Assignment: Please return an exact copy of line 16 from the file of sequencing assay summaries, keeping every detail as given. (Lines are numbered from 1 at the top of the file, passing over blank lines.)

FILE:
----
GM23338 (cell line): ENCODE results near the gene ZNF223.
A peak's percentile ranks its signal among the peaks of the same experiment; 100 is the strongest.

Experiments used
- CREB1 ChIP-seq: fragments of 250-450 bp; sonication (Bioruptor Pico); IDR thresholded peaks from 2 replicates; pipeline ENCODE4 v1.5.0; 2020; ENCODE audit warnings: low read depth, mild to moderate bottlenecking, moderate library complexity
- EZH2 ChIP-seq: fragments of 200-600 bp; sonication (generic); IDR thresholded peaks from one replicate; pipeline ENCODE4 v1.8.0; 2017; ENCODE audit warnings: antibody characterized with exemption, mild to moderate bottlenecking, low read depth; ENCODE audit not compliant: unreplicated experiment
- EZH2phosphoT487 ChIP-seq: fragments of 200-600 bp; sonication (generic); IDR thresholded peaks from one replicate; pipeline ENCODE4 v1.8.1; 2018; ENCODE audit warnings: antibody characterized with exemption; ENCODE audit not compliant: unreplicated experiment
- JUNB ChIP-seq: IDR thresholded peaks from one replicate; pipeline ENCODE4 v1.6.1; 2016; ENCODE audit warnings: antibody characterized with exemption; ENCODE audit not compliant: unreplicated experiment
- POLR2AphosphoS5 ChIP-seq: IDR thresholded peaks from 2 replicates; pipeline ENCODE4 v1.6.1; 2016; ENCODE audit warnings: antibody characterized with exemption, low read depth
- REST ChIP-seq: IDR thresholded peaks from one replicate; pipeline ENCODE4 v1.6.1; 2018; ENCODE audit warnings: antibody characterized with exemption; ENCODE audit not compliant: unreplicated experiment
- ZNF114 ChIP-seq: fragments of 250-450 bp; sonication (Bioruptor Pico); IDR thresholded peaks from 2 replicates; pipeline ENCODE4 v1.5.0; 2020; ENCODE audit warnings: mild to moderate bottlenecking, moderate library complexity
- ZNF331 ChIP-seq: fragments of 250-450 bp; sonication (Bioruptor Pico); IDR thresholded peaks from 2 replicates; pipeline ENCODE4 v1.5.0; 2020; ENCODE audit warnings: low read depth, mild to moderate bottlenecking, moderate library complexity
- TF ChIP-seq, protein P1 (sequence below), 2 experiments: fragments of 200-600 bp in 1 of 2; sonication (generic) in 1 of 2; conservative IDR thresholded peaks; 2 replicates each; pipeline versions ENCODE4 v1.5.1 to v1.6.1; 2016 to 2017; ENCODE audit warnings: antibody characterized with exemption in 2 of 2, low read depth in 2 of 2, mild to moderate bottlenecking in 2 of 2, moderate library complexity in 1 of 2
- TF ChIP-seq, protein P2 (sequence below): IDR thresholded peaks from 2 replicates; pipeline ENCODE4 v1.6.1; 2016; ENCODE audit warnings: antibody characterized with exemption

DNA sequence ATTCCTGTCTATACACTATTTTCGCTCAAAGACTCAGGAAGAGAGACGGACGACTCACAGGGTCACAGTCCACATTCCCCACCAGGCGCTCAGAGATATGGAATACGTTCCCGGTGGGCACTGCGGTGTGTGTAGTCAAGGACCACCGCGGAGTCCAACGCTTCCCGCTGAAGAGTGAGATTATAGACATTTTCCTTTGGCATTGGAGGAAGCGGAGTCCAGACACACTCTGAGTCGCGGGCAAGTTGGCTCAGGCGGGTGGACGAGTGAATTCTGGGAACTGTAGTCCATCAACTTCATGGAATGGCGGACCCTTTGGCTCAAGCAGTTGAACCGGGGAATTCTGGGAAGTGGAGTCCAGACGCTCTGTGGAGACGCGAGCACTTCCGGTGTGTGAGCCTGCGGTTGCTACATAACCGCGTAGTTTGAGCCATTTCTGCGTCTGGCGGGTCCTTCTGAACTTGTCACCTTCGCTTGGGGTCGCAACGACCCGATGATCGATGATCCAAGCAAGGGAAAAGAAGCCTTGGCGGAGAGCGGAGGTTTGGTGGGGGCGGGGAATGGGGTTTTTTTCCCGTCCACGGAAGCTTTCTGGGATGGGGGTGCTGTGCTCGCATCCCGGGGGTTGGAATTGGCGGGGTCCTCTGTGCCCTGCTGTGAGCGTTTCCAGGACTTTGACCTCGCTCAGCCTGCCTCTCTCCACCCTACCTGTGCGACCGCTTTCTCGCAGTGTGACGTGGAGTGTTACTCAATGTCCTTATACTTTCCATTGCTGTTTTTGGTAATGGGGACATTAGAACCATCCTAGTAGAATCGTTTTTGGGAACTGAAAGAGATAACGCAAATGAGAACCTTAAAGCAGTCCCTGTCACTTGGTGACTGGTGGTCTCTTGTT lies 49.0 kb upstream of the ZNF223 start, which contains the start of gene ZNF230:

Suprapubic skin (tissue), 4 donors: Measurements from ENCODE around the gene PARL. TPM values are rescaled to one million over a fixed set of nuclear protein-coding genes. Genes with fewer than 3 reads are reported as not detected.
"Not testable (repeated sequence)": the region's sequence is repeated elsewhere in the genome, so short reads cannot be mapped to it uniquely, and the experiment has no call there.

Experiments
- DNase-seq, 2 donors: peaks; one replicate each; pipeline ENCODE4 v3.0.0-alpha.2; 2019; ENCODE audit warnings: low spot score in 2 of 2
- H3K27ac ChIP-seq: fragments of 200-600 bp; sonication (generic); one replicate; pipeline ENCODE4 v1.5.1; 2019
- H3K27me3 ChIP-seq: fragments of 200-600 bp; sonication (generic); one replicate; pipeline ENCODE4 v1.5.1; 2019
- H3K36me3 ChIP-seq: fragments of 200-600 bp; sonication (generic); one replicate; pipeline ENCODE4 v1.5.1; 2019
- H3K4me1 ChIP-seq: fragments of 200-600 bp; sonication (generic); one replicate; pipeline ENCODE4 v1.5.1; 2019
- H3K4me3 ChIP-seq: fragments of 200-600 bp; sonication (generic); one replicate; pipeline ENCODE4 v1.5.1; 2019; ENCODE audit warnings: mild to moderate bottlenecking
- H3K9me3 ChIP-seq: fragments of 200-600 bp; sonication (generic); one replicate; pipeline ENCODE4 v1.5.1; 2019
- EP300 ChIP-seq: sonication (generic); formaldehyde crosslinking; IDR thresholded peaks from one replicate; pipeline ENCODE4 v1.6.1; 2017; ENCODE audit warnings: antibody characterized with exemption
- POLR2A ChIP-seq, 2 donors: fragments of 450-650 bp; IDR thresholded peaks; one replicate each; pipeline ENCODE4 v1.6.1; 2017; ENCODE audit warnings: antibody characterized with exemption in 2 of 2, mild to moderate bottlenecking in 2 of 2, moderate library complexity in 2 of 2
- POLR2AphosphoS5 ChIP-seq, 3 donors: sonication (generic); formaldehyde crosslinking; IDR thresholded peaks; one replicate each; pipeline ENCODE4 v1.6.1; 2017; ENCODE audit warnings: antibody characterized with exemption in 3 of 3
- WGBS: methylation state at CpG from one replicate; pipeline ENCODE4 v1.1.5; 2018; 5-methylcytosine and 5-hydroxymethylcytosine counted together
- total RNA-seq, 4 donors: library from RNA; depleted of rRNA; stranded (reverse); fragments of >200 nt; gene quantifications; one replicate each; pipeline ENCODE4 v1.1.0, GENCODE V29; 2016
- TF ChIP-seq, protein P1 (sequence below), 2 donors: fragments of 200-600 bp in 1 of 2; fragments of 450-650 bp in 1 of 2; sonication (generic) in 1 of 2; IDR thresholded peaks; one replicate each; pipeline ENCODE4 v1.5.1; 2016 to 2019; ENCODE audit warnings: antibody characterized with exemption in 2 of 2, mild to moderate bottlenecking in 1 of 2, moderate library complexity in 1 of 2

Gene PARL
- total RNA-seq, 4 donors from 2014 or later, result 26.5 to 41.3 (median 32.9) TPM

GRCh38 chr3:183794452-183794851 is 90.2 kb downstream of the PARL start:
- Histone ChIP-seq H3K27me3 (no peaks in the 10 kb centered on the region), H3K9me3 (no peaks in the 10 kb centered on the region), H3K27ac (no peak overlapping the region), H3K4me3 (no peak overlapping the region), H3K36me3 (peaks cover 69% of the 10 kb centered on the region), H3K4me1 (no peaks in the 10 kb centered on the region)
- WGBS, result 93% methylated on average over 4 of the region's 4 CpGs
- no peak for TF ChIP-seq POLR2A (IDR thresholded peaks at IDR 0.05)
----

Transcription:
"Not testable (repeated sequence)": the region's sequence is repeated elsewhere in the genome, so short reads cannot be mapped to it uniquely, and the experiment has no call there.